Oct. 8, 2007 – Al Gore is not running for president. But might the publicity and sheen of a Nobel Peace Prize change his mind? Some Democratic activists sure hope so.

Grass-roots Gore loyalists have been buzzing for weeks about the Nobel Prize announcement scheduled for Oct. 12 in Oslo, Norway. Gore was nominated for his work on global warming, and several longtime Nobel observers believe this could be the year that a champion of climate change gets the prize. “We feel that if [Gore] wins the Nobel Prize … then he can’t not run for president,” says Roy Gayhart, a San Diego-based organizer of a California draft Gore group.

For Gore supporters like Gayhart, the real inconvenient truth is that the former veep is not a candidate—and may never become one, no matter what happens in Oslo on Friday. Gore, who won an Emmy last month for his Current TV channel and whose film, “An Inconvenient Truth,” won an Oscar last February, has said nothing to indicate that he would run, and his Nashville office didn’t return several phone calls and e-mails seeking comment for this story. But unlike 2004, when his Shermanesque statement stopped supporters dead in their tracks, Gore has not completely closed the door on the idea.

Encouraged, “Draft Gore” organizations from Washington to Michigan to Massachusetts are working to put Gore’s name on 2008 primary ballots. The number of volunteers in the California 4 Gore group has more than doubled to 1,100 since early August, enough to circulate petitions in all 53 congressional districts. The national DraftGore.com group, which has gathered about 127,000 signatures this year—10,000 of them on Sept. 28 alone thanks in part to a segment on Randi Rhodes’s Air America radio show—plans to place a full-page ad in The New York Times in the coming days as an open letter to Gore urging him to run, says the group’s Eva Ritchey. Meanwhile another new coalition called America For Gore initiated a “Two Cents Worth” campaign to encourage supporters nationwide to mail two pennies in an envelope to Gore’s office to encourage a run.

Gore supporters figure a Nobel win would burnish his reputation and remind Democrats that he’s been a leader fighting what voters consider the world’s premier environmental battle. “It makes him look like the knight in shining armor,” says Stephen Cohen, president of the New York Draft Al Gore PAC. No one but the Nobel committee knows how Gore might fare. He’s one of 181 candidates, a list including Bolivian President Evo Morales, Finnish peace broker Martti Ahtisaari and Chinese dissident Rebiya Kadeer. Some Gore backers think he’s already decided to run, but speculate that he doesn’t want politics to interfere with his Nobel chances.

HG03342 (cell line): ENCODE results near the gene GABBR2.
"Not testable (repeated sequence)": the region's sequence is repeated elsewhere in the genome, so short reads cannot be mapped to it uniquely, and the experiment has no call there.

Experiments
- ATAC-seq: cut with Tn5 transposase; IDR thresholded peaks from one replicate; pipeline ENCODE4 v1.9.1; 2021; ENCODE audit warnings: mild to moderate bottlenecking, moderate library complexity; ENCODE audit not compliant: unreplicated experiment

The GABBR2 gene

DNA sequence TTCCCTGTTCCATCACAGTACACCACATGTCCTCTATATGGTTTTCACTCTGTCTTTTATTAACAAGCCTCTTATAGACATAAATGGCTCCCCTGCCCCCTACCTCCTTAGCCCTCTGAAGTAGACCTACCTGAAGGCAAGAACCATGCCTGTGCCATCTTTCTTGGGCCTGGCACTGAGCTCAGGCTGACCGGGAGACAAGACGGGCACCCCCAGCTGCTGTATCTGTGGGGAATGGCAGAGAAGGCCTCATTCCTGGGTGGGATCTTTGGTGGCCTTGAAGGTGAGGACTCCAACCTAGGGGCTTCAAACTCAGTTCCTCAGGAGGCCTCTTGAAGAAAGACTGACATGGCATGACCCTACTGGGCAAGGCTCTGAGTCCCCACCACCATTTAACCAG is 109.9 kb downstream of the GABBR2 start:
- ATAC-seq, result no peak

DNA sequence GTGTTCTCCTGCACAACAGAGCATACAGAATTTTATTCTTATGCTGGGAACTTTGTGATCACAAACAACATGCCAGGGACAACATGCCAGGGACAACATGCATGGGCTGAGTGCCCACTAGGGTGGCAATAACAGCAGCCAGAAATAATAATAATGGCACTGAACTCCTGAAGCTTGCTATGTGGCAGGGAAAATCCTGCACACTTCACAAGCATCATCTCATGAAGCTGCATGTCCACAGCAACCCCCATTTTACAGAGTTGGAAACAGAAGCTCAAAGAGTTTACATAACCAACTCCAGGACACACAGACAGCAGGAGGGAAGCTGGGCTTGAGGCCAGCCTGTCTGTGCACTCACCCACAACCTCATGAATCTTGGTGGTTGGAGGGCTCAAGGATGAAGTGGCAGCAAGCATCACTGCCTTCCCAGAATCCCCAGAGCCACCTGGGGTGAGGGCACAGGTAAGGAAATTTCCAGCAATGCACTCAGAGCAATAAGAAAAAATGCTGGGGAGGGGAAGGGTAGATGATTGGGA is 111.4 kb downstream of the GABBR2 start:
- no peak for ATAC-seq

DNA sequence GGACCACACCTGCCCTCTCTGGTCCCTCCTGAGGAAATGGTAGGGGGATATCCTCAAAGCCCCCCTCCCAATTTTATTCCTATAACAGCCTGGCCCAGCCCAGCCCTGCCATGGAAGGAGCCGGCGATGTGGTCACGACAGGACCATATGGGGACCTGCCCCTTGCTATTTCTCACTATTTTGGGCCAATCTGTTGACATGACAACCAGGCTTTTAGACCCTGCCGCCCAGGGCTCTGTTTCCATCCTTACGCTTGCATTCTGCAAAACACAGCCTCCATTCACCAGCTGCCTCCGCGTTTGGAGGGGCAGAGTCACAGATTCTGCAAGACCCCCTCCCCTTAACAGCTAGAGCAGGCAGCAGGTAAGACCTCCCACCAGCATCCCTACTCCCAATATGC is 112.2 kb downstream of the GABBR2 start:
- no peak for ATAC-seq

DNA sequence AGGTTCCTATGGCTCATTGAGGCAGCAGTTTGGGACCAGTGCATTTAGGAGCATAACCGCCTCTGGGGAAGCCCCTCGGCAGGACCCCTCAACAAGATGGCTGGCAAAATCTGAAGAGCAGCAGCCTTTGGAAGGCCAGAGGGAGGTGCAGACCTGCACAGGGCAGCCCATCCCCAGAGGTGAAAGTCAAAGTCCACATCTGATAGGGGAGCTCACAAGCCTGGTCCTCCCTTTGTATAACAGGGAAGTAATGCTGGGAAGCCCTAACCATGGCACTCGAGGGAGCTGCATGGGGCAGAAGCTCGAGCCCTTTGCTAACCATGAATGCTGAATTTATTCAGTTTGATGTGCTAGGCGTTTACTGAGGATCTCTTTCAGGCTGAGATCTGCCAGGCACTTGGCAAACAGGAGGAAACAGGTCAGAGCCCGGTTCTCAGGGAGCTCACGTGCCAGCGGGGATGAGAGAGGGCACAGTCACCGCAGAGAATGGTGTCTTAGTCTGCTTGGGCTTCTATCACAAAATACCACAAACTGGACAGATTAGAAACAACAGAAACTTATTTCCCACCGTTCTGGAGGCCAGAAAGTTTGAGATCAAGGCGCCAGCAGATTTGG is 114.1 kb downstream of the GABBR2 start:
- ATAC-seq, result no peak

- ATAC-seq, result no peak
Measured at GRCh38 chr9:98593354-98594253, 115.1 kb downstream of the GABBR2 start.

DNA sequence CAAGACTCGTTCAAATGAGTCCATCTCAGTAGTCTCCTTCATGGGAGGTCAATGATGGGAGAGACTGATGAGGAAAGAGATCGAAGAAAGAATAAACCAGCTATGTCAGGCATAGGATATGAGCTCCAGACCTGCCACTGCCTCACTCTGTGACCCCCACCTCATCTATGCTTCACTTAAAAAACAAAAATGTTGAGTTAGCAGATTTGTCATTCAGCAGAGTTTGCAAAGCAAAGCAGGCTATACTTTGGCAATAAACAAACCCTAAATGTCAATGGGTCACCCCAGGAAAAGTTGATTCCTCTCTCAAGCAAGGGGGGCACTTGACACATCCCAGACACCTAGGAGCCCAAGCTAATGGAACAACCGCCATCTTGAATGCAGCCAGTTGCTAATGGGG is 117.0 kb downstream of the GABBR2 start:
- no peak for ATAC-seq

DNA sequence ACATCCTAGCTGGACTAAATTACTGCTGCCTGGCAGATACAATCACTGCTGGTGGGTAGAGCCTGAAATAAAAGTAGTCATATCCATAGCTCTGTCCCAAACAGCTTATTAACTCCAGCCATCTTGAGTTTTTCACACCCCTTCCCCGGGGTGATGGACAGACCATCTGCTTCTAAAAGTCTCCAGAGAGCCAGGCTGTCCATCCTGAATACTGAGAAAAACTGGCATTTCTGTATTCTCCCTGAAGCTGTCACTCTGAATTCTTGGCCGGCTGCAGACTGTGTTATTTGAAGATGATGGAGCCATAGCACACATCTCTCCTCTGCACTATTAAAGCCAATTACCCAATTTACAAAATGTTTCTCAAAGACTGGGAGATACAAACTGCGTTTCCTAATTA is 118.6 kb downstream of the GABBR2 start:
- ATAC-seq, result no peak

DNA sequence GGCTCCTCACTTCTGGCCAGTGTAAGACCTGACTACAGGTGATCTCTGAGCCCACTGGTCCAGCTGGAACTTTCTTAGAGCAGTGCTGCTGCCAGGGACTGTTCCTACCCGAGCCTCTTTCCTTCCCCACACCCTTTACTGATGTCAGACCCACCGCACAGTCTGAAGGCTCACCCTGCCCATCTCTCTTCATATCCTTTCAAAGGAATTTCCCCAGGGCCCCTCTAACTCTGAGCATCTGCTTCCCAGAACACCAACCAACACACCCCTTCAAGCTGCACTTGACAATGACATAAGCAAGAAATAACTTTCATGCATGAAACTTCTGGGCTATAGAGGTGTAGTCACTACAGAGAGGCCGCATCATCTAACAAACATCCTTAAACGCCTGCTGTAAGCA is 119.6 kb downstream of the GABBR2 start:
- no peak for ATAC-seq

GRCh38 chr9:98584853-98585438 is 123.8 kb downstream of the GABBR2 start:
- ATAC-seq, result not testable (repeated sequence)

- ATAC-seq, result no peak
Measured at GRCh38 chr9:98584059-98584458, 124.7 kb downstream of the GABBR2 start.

Even most diehard Gore supporters agree the next few weeks are do-or-die for a Gore candidacy. The New York state petition drive must gather 5,000 signatures during a short legal window between Halloween and early December. Gore supporters in Michigan launched a petition drive last week that must secure 12,396 valid signatures by Oct. 23—and a signed candidate affidavit from Gore himself—to place his name on next year’s primary ballot. (Gore backers there draw hope from an Aug. 14 Detroit News/WXYZ-TV statewide poll of 400 likely Democratic voters in which Gore had 36 percent, beating Hillary Clinton, who had 32 percent, and the rest of the field.)

But even the optimists are philosophical about their chances of talking Gore into the race. “I know it’s still a real long shot that he’ll run,” acknowledges Fred Koed of the Massachusetts Draft Gore group. “If I were in his shoes, after the devastating and painful loss in 2000, I’d really have to search inside myself to see if it was all worth doing again. He’ll just have to determine if this is right for him.” In the meantime, Koed and his cohorts hope the Gore faithful—and the Nobel committee—can help him make up his mind.

I just found this…

October 8, 2007

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If Christopher Hitchens can believe in it…

September 25, 2007

Sometimes I feel like the rest of the world has forgotten about Albert, but then a nice Christopher Hitchens article suggests that our favorite undeclared will come to the fore after he wins the Nobel Prize.

Of course, Mother Teresa’s biggest critic isn’t all smiles:

I remind you that Gore was once a stern advocate of the removal of Saddam Hussein, and that in office he might well not be the coward or apologist that the MoveOn.org crowd is still hoping to nominate. One has the very slight sense that he contains some unexpended political energy and has acquired some dearly bought political experience. At any rate, nothing could be worse than the present dreary political routine, and if it takes a Scandinavian kick-start to alter the odds, then for once one can hope that the heirs of Alfred Nobel will have a more explosive and catalytic effect than they had intended.

Crazier things could happen.